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For a given matrix $A \in R^{m \times n}$, it shows 4 subspace: row space, col space, null space and left null space.

When $rank(A) = n$, $A$ has a left inverse. When $rank(A) = m$, $A$ has a right inverse.

$A$ can be seen as a function from $R^n$ to col space.

$x$ and $y$ are different vectors in row space and $x - y$ should also be in row space. If they are mapped to the same value in col space, then $x-y$ is in the null space, which leads to a contradiction, since row space is perpendicular to the null space. So $A$ is injective.

When $rank(A) = n$, $R^n$ equals to row space, so it's a bijective function.

Then the left inverse matrix can be seen as an inverse function which is from col space to $R^n$. $A^{-1}_{left}A = I^{m \times m}$ means composing a function with its inverse will get the identity function.

But how about the right inverse matrix. $AA^{-1}_{right} = I^{n \times n}$?

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    $\begingroup$ Two remarks: First, the function will not be bijective, unless $m = n$. Second, the matrix $I$ is not the same in both cases, one time it is the $n \times n$ identity matrix, one time it is the $m \times m$ one. I would suggest to make this clear, e.g. by calling them $I_n$ and $I_m$. $\endgroup$ – Dirk Mar 28 at 14:25
  • $\begingroup$ @Shuumatsu: Note that $rank(A) \leq \min(m,n)$. $\endgroup$ – Moritz Mar 28 at 14:32
  • $\begingroup$ @Dirk Thanks for your commenting. More details are added to show why I think its bijective. Can you show me where goes wrong? $\endgroup$ – Shuumatsu Mar 28 at 14:47
  • $\begingroup$ My answer give an example where it is not bijective. $\endgroup$ – Lee Mosher Mar 28 at 15:12
  • $\begingroup$ @LeeMosher sry for the late reply. Because I'm new to linear algebra, I need some time to ponder your explanation. But it seems that your answer doesn't mention the left inverse. If you are saying that "When $rank(A) = m$, $A$ is not bijective" and my proof for "$A$ is bijective when $rank(A) = n$" is true? $\endgroup$ – Shuumatsu Mar 28 at 15:33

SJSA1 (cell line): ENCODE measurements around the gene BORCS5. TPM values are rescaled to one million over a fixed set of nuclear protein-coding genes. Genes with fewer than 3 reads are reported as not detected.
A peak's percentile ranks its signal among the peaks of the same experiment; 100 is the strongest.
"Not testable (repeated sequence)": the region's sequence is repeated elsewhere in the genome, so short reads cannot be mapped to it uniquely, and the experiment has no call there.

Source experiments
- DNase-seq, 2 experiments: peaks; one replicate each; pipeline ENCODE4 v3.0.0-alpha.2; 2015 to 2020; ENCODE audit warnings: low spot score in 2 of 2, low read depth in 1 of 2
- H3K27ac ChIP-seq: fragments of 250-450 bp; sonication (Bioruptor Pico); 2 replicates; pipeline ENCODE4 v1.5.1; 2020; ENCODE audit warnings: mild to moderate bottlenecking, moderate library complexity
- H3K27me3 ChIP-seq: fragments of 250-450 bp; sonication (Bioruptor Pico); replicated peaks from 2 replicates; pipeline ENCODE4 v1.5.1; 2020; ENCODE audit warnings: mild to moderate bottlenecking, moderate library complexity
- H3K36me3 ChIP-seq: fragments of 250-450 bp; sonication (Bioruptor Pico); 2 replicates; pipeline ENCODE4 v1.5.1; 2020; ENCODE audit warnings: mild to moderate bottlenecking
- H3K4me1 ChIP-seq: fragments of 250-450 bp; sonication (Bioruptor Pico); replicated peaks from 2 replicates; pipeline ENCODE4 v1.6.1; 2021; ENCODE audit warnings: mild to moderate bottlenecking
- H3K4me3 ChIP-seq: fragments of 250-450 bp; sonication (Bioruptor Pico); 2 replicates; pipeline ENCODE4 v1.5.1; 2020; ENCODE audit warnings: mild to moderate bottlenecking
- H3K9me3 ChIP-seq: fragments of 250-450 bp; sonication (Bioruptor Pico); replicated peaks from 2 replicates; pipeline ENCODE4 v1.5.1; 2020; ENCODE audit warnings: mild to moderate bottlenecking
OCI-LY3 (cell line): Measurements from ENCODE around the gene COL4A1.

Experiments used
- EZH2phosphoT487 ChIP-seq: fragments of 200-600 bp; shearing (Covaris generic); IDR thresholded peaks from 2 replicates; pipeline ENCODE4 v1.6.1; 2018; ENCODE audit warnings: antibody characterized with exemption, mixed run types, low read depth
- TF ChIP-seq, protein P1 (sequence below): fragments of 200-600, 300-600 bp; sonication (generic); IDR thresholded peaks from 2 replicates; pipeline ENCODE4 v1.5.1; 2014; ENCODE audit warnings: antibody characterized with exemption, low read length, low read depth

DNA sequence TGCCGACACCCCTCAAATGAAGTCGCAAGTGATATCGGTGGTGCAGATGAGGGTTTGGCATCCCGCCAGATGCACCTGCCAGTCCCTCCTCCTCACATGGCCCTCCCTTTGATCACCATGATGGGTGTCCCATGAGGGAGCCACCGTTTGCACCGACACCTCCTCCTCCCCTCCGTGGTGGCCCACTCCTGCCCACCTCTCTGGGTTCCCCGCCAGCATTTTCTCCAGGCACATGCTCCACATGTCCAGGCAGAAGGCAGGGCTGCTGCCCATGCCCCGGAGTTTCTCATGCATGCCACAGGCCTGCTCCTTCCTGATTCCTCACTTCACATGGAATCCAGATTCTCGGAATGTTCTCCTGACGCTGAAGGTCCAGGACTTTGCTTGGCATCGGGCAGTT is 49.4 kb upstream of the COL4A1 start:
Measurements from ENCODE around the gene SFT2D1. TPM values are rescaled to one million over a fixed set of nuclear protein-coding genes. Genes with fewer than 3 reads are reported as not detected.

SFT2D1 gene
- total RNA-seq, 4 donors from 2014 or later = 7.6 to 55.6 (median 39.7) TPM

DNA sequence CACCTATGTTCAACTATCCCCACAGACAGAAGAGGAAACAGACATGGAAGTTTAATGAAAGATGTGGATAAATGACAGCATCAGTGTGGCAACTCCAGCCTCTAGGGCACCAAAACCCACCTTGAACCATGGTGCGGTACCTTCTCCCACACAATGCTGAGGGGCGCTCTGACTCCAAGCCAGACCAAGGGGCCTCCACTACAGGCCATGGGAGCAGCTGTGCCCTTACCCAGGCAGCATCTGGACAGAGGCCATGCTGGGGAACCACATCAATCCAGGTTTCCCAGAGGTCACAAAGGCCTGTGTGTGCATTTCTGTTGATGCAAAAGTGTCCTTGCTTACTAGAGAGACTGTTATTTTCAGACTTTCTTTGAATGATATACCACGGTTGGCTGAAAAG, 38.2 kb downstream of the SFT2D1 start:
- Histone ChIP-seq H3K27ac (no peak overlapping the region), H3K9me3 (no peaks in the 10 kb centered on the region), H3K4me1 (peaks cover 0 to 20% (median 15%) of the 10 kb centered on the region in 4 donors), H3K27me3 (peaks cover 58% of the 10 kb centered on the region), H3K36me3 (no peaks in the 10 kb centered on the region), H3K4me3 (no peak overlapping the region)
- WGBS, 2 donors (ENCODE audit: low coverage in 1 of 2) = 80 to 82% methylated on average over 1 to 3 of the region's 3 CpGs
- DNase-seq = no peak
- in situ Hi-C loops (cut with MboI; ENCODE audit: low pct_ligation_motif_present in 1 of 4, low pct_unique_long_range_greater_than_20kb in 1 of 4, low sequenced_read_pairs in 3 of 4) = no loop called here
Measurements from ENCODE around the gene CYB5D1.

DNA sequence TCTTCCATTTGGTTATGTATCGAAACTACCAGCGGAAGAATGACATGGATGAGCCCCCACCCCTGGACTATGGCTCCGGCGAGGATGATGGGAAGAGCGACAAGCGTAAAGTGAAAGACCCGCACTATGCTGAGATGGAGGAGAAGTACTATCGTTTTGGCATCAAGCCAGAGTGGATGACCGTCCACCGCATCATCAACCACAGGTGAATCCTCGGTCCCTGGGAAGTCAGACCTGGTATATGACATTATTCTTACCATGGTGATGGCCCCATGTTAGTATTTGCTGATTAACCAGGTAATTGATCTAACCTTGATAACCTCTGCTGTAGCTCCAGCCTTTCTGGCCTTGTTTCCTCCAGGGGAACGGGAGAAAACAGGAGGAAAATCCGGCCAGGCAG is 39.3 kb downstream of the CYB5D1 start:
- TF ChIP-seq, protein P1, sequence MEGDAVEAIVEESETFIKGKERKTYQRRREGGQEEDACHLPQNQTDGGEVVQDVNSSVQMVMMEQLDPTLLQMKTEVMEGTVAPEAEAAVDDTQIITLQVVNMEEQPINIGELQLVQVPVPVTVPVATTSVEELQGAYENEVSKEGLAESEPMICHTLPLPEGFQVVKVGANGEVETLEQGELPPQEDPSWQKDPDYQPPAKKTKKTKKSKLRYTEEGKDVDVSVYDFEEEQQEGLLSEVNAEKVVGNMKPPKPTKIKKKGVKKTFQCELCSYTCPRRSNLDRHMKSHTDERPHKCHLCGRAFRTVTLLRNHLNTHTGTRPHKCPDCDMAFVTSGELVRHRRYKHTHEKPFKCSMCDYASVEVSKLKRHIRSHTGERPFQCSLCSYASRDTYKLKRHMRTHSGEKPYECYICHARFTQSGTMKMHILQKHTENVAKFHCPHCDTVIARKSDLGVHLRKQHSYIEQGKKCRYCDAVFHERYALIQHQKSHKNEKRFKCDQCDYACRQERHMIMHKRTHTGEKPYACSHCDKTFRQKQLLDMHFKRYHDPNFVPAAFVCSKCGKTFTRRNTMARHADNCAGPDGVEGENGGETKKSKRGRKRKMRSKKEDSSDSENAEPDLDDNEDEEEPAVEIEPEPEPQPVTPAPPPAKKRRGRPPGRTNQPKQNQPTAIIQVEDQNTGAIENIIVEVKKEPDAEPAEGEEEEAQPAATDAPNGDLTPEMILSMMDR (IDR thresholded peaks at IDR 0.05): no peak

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One issue is that "the" right inverse might not be unique. For example, the matrix $\begin{pmatrix} 1 & 0\end{pmatrix}$, which defines a linear transformation $\mathbb R^2 \to \mathbb R^1$ given by the formula $f(x,0)=x$, has many right inverses: each of them has the form $\begin{pmatrix} 1 \\ y \end{pmatrix}$.

In the special case where $n \ge m$ and $A$ is an $m \times n$ matrix of rank $m$, there is a unified picture for all of the right inverses of $A$ which goes like this.

In $\mathbb R^n$ consider $ker(A)$, the kernel of the matrix $A$, consisting of all column vectors $v \in \mathbb R^n$ such that $Av=0$. Consider an $n \times m$ right inverse $B$, so $AB=I$. Consider $col(B) \subset \mathbb R^n$, also known as the image of $B$. One can see without too much trouble that $ker(A)$ and $col(B)$ form complementary subspaces of $V$: every vector in $V$ can be expressed uniquely as the sum of a vector in $ker(A)$ and a vector in $col(B)$. The unified picture is that the right inverses of $A$ correspond bijectively with the subspaces of $V$ that are complementary to $ker(A)$.

In the example above, the kernel of the matrix $A = \begin{pmatrix}1 & 0 \end{pmatrix}$ is the $y$-axis which is the subspace of $\mathbb R^2$ spanned by the column vector $\begin{pmatrix} 0 \\ 1 \end{pmatrix}$.

Each of the right inverse matrices of $A$, i.e. each of the matrices $\begin{pmatrix} 1 \\ y \end{pmatrix}$, corresponds to a complementary subspace of the $y$-axis, namely the non-vertical line spanned by the column vector $\begin{pmatrix}1 \\ y \end{pmatrix}$.

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